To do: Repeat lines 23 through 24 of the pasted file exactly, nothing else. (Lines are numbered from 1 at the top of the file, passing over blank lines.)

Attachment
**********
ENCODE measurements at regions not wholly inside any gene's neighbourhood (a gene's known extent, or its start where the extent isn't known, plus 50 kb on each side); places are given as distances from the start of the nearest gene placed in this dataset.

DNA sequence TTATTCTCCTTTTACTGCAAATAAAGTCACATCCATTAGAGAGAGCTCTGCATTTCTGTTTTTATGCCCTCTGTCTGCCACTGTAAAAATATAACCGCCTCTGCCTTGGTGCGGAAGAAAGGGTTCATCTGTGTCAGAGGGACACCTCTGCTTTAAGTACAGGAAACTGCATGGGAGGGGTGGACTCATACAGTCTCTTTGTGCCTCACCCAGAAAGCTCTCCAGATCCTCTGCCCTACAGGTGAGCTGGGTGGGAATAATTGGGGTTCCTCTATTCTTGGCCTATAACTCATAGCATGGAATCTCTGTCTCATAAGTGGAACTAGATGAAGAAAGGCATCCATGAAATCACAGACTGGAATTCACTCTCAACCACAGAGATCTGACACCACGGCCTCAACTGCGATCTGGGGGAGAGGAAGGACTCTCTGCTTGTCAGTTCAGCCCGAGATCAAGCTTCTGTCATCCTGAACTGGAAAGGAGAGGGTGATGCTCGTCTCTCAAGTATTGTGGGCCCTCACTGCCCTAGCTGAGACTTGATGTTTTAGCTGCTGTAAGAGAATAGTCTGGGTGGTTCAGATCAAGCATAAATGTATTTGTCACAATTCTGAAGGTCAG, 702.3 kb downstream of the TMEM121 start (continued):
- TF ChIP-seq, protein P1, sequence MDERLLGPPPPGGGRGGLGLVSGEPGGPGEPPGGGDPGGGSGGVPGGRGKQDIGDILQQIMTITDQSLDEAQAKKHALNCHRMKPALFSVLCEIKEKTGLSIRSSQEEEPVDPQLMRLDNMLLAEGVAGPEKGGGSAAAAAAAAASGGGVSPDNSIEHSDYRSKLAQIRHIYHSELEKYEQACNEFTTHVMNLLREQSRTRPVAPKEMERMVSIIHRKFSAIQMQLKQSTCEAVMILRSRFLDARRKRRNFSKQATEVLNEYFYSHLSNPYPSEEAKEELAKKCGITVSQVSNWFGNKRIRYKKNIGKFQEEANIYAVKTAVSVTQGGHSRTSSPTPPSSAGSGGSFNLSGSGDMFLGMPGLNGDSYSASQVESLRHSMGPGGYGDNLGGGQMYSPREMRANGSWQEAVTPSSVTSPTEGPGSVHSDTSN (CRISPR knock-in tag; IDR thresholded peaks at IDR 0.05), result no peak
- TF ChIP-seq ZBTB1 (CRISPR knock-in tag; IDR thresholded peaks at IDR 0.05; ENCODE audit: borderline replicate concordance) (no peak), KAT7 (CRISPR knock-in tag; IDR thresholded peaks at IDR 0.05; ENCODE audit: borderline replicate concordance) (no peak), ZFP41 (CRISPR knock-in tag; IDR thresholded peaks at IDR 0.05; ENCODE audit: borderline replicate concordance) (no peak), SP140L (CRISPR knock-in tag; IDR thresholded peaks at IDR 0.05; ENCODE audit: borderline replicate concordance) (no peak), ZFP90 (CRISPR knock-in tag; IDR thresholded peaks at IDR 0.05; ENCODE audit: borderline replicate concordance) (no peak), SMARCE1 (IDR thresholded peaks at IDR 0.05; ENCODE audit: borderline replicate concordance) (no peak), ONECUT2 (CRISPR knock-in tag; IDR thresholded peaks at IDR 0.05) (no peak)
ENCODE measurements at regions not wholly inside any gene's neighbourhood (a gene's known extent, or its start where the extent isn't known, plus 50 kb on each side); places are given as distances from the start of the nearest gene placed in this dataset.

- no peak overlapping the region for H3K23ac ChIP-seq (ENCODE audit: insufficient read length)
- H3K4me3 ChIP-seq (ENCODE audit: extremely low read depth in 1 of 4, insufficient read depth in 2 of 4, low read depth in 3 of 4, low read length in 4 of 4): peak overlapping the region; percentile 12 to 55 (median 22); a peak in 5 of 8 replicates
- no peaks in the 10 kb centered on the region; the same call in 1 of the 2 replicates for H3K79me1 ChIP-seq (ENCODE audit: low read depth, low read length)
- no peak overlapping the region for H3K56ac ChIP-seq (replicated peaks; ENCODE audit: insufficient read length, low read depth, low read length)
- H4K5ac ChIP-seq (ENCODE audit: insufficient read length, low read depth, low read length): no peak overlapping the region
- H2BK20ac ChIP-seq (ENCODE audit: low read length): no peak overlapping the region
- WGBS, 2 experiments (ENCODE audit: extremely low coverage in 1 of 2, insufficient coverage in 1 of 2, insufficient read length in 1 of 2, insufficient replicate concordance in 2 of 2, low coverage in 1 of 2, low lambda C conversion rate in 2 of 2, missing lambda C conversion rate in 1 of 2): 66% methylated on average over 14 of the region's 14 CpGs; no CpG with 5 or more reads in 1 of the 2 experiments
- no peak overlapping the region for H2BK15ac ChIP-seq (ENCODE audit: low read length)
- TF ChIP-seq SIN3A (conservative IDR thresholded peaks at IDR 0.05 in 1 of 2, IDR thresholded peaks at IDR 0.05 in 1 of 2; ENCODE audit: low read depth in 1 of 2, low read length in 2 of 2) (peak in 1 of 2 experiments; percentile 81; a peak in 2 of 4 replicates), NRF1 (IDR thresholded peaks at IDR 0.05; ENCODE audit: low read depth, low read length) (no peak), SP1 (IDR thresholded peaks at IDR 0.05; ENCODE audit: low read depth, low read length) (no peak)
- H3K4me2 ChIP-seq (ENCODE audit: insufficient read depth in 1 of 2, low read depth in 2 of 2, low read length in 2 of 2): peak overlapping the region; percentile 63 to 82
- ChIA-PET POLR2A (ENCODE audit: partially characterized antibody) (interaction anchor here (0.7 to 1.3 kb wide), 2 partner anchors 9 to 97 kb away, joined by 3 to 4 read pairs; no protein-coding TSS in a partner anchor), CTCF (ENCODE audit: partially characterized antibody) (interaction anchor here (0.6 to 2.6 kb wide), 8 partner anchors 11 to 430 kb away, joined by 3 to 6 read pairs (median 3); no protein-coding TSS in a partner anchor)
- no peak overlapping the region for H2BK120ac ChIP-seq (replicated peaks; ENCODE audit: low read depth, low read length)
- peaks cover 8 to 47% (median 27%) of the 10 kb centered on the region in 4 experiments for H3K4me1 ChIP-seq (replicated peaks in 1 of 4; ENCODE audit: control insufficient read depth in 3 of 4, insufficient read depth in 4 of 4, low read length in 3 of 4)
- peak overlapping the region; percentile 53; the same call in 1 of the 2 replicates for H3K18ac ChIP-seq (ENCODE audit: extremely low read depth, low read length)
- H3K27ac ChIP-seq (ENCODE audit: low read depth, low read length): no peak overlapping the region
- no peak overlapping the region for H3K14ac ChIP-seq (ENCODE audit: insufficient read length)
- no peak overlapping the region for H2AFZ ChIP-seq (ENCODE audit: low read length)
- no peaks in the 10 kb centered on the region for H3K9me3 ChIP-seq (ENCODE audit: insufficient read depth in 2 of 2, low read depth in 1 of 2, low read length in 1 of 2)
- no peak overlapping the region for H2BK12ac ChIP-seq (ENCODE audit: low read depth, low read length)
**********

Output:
- no peaks in the 10 kb centered on the region for H3K9me3 ChIP-seq (ENCODE audit: insufficient read depth in 2 of 2, low read depth in 1 of 2, low read length in 1 of 2)
- no peak overlapping the region for H2BK12ac ChIP-seq (ENCODE audit: low read depth, low read length)